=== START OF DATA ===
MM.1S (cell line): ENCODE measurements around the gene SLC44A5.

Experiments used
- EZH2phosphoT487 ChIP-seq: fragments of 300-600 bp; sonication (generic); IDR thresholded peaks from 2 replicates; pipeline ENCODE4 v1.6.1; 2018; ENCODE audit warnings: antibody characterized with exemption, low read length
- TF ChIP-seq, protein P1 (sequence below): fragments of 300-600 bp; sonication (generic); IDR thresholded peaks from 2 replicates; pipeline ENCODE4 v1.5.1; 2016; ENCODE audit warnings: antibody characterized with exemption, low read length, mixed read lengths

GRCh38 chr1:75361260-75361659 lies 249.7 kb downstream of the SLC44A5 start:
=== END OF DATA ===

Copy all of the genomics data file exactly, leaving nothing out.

MM.1S (cell line): ENCODE measurements around the gene SLC44A5.

Experiments used
- EZH2phosphoT487 ChIP-seq: fragments of 300-600 bp; sonication (generic); IDR thresholded peaks from 2 replicates; pipeline ENCODE4 v1.6.1; 2018; ENCODE audit warnings: antibody characterized with exemption, low read length
- TF ChIP-seq, protein P1 (sequence below): fragments of 300-600 bp; sonication (generic); IDR thresholded peaks from 2 replicates; pipeline ENCODE4 v1.5.1; 2016; ENCODE audit warnings: antibody characterized with exemption, low read length, mixed read lengths

GRCh38 chr1:75361260-75361659 lies 249.7 kb downstream of the SLC44A5 start: